The light of evening can reveal the essence of a moment. It can bring out its emotional and historical significance, transforming a mere impression into a powerful image. The evening sun can endow patches of soot and mud with thousands of voices, the bitterness of mistakes and the eternal appeal of hope.
Life and Fate, Vasily Grossman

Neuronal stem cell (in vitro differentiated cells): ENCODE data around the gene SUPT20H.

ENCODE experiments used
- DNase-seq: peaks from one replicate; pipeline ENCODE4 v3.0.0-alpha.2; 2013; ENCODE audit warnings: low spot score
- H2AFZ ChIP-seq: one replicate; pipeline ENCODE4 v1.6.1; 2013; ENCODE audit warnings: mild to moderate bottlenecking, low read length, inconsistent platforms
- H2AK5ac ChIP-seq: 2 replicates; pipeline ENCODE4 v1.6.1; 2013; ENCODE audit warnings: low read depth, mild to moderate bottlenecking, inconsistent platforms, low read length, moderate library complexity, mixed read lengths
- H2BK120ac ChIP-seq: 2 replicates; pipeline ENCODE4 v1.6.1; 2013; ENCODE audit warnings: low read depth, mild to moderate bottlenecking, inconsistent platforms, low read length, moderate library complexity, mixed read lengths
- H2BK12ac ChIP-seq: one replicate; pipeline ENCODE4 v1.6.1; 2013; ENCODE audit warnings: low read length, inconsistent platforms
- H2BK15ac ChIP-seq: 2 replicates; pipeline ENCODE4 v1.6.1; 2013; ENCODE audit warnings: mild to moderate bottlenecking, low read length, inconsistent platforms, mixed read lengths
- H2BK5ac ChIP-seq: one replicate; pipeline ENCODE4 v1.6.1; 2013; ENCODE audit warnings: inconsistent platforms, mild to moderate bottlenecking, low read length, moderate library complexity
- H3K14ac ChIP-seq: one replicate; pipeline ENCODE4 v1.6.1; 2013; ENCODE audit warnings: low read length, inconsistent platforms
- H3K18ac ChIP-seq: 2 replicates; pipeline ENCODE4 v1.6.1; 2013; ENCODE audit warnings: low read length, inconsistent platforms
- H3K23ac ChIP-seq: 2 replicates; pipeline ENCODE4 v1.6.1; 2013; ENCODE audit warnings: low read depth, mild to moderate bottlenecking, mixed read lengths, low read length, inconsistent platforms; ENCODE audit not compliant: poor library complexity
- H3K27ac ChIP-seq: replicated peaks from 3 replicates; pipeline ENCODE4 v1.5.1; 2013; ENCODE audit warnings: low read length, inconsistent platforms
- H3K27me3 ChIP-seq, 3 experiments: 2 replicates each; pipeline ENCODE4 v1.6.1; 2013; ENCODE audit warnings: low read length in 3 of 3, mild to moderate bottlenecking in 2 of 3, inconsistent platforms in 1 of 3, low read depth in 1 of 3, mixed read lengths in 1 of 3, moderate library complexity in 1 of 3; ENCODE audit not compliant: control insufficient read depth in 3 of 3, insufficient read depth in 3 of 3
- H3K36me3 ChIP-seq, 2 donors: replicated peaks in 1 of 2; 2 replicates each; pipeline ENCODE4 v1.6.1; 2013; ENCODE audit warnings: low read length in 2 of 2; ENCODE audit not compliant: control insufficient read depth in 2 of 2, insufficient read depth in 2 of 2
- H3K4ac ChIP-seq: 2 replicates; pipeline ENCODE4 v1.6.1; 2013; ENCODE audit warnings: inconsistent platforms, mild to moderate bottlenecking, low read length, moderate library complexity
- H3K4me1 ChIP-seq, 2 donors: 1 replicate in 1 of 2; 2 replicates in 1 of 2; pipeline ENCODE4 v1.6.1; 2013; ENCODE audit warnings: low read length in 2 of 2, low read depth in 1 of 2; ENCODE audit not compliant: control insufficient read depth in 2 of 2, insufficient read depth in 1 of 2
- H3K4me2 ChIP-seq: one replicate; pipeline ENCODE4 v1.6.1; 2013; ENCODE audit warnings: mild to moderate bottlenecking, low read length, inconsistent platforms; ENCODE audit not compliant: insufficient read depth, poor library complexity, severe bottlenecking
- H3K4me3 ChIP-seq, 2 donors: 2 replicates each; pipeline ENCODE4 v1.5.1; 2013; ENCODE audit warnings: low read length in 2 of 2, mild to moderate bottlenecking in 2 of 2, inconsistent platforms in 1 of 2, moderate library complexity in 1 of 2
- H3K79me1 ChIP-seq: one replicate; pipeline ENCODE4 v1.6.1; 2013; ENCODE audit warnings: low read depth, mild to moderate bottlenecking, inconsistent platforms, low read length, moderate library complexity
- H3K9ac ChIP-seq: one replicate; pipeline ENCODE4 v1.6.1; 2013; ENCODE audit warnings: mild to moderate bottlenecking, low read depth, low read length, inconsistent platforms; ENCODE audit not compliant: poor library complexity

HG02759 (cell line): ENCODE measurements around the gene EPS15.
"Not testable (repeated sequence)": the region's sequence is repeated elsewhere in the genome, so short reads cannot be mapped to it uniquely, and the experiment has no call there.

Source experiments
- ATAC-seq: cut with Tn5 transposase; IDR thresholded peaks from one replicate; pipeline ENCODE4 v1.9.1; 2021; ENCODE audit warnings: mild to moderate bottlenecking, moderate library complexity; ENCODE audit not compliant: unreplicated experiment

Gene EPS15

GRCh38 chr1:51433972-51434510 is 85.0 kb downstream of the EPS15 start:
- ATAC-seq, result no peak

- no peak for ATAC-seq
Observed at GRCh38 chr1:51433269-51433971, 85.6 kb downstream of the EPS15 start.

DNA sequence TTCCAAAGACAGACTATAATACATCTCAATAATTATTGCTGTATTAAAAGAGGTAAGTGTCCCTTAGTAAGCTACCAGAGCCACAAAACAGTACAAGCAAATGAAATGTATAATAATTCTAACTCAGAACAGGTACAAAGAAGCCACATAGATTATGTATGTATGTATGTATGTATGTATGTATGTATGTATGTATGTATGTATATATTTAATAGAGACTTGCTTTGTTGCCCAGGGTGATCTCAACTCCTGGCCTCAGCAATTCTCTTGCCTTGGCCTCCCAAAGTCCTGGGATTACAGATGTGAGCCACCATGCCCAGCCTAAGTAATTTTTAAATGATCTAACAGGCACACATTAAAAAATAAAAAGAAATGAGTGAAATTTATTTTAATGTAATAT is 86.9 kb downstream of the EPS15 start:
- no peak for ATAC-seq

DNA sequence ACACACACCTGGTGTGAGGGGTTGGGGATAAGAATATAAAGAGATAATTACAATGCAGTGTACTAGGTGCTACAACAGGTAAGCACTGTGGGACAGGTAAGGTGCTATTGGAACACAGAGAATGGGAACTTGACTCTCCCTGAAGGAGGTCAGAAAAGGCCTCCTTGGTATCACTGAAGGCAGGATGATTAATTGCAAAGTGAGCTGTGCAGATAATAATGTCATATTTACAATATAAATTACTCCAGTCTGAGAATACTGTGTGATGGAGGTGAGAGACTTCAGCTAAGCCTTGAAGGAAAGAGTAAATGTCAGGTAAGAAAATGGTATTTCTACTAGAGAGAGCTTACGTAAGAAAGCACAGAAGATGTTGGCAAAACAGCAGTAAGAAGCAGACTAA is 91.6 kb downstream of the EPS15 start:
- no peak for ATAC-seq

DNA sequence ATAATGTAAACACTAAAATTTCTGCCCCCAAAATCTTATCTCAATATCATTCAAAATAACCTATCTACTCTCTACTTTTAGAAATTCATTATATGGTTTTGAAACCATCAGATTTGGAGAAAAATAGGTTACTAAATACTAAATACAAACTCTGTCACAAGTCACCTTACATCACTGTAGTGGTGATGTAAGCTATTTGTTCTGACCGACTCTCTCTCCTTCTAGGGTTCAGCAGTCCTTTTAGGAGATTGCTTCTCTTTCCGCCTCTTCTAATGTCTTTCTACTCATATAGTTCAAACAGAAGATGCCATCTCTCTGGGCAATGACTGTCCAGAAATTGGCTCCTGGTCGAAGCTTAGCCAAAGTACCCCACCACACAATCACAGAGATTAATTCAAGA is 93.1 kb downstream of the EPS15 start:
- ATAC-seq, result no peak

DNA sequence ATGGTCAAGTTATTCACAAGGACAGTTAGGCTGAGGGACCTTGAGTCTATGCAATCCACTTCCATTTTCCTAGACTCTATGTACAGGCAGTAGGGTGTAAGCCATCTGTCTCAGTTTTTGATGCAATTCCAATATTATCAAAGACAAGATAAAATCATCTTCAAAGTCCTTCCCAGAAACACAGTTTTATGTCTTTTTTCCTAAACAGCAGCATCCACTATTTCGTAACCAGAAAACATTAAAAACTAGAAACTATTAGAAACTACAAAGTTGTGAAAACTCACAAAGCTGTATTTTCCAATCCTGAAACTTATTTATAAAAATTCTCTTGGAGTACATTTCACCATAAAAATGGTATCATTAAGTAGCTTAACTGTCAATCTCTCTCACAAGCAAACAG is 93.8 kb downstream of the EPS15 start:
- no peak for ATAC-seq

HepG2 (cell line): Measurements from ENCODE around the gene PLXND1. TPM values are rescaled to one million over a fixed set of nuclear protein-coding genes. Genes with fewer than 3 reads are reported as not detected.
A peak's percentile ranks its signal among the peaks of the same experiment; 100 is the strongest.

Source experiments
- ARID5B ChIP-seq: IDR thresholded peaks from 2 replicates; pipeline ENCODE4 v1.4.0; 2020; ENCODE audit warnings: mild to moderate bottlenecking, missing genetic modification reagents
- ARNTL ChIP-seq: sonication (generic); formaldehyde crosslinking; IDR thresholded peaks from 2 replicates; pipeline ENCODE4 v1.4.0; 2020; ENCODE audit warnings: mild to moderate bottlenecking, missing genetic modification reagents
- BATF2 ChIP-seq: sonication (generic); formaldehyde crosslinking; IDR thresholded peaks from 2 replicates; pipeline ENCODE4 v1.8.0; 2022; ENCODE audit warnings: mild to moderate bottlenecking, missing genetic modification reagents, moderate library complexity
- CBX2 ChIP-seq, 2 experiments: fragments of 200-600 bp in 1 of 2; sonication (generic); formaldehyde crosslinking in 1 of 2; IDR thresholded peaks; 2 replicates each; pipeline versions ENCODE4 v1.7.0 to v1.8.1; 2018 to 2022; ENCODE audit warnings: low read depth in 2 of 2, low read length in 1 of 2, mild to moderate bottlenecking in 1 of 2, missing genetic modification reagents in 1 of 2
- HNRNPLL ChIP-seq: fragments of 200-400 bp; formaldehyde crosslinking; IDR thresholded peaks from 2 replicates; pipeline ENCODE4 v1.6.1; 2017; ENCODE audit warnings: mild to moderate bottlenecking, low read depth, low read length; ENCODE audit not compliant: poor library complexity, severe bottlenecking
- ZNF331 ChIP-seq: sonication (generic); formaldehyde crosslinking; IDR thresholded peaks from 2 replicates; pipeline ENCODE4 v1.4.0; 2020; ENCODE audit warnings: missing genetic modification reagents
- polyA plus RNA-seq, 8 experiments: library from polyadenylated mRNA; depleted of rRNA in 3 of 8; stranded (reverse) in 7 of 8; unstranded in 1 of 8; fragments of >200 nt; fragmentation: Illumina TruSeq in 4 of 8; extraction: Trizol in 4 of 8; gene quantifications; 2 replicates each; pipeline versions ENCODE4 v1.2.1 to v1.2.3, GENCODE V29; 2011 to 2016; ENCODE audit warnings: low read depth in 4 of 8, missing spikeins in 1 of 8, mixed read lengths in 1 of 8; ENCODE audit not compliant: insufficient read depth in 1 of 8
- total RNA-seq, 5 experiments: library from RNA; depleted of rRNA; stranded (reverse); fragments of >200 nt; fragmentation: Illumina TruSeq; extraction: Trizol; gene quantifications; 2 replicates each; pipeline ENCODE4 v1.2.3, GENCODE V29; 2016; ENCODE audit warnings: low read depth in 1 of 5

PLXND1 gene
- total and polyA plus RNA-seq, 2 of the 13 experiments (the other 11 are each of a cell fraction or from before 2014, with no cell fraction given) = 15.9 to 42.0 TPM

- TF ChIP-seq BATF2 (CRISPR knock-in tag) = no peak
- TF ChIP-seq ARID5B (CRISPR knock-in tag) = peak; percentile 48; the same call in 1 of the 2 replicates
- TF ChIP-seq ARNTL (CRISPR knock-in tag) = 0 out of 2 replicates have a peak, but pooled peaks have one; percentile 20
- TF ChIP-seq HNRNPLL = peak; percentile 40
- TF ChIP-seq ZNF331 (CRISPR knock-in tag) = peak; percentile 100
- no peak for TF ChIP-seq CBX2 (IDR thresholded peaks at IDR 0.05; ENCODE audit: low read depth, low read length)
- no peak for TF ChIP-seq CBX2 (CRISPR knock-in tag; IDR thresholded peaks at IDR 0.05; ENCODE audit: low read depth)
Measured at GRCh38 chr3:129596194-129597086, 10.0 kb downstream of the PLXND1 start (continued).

Grossman writes how the members of the defeated German 6th Army are returned to humanity by their defeat on the banks of the Volga. He also records a corresponding return to inhumanity, as indexed by resurgent stalinist antisemitism, in the Russian forces at the point of their victory at Stalingrad. In its political and military victories, communism loses touch with itself. It breaks with those internal constraints which function in the maintenance of a necessary reserve before its own possibilities, which had hitherto defined the ideal of humanity within Russian literature – the same constraints which we must suppose are indispensable to the essence of communism.